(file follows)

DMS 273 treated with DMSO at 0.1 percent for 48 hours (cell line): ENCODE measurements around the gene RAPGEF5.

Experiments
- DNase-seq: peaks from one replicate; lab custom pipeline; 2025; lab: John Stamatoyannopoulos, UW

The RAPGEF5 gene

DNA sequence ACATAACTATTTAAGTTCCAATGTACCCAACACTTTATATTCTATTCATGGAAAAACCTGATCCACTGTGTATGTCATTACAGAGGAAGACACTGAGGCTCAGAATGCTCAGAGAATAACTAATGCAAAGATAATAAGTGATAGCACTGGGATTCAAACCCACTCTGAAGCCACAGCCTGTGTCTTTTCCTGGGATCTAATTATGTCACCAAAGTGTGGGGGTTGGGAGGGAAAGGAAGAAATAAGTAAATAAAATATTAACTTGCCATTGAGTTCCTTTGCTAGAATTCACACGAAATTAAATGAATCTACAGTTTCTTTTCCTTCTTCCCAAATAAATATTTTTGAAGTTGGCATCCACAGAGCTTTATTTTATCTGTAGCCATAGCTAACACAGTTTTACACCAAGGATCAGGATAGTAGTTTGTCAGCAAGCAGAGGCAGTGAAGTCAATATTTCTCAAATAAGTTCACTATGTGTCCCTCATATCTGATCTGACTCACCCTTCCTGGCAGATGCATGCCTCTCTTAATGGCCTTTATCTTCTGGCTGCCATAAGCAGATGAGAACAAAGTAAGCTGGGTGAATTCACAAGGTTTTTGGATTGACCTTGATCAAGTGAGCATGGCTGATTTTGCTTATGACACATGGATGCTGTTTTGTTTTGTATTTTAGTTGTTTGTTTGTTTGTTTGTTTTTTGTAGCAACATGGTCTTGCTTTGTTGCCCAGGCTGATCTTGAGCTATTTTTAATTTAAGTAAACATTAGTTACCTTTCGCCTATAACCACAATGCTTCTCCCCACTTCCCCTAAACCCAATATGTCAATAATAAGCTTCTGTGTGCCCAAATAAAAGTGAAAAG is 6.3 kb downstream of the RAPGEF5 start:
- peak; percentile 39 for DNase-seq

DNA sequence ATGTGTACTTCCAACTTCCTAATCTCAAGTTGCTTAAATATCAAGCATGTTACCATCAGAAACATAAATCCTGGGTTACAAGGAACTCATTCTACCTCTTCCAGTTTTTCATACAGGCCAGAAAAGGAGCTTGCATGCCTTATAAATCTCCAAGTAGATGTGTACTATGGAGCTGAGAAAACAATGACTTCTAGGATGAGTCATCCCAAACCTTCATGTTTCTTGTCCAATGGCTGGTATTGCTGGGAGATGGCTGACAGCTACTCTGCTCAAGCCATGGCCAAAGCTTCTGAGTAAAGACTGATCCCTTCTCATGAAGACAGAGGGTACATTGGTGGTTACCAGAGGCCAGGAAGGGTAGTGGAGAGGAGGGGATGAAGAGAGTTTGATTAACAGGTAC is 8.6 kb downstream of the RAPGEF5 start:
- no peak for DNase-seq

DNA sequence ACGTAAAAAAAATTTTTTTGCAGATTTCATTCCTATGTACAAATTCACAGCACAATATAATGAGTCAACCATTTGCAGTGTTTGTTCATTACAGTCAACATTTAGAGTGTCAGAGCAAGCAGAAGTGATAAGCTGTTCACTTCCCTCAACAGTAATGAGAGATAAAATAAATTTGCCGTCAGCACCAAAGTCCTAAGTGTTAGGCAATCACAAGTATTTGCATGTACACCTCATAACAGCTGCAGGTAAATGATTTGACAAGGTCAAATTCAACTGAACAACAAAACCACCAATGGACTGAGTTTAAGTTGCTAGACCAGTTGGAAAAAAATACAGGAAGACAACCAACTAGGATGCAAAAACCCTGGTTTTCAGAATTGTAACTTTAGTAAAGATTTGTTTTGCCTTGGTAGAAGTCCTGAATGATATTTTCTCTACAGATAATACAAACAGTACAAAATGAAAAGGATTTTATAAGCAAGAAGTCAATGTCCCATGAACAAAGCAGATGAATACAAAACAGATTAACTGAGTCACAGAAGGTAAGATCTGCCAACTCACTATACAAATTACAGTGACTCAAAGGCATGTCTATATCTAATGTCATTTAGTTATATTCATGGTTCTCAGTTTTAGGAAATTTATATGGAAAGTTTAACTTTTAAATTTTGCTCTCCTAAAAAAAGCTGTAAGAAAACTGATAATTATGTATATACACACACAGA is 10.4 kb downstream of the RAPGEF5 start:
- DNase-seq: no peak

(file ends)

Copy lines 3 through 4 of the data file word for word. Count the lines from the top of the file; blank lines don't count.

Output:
- DNase-seq: peaks from one replicate; lab custom pipeline; 2025; lab: John Stamatoyannopoulos, UW

The RAPGEF5 gene